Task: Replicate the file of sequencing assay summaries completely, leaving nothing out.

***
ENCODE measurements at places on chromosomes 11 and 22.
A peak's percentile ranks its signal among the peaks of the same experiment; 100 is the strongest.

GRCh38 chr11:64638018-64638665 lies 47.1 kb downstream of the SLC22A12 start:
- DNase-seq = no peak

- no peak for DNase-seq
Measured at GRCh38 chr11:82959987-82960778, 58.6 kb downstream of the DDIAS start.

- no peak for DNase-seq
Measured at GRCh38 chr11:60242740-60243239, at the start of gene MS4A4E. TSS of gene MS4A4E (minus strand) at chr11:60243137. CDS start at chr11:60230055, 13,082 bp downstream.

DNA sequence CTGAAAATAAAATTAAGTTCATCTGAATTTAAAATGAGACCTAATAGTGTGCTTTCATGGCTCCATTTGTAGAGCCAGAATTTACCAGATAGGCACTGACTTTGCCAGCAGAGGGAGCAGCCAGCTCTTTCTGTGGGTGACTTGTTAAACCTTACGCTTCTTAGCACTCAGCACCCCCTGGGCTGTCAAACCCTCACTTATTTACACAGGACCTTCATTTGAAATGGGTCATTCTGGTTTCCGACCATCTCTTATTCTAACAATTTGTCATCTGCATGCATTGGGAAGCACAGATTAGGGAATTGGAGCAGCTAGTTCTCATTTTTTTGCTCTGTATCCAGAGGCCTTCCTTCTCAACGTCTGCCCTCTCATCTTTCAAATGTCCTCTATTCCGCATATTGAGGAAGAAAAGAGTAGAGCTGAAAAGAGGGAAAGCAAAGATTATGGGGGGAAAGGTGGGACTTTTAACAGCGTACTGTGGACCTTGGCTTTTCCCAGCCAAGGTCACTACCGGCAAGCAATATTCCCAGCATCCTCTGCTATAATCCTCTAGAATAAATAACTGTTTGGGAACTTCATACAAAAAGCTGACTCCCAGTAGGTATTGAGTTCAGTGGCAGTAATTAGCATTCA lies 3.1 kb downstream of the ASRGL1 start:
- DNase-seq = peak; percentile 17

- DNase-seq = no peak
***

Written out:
ENCODE measurements at places on chromosomes 11 and 22.
A peak's percentile ranks its signal among the peaks of the same experiment; 100 is the strongest.

GRCh38 chr11:64638018-64638665 lies 47.1 kb downstream of the SLC22A12 start:
- DNase-seq = no peak

- no peak for DNase-seq
Measured at GRCh38 chr11:82959987-82960778, 58.6 kb downstream of the DDIAS start.

- no peak for DNase-seq
Measured at GRCh38 chr11:60242740-60243239, at the start of gene MS4A4E. TSS of gene MS4A4E (minus strand) at chr11:60243137. CDS start at chr11:60230055, 13,082 bp downstream.

DNA sequence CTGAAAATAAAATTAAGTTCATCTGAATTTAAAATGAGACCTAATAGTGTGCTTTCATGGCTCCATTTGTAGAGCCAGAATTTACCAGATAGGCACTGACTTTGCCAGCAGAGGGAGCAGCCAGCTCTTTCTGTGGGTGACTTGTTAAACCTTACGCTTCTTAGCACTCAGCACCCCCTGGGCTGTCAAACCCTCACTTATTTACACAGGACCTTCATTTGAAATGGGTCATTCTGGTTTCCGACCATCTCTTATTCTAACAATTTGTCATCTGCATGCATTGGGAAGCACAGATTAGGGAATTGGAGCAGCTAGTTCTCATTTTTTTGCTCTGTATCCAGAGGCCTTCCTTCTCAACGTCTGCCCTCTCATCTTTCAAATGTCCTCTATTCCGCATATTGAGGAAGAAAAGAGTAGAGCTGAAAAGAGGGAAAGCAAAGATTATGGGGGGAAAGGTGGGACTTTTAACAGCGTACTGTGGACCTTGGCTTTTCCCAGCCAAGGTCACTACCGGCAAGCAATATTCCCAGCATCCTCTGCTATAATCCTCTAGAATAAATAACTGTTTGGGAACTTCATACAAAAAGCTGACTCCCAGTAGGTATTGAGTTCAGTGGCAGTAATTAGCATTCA lies 3.1 kb downstream of the ASRGL1 start:
- DNase-seq = peak; percentile 17

- DNase-seq = no peak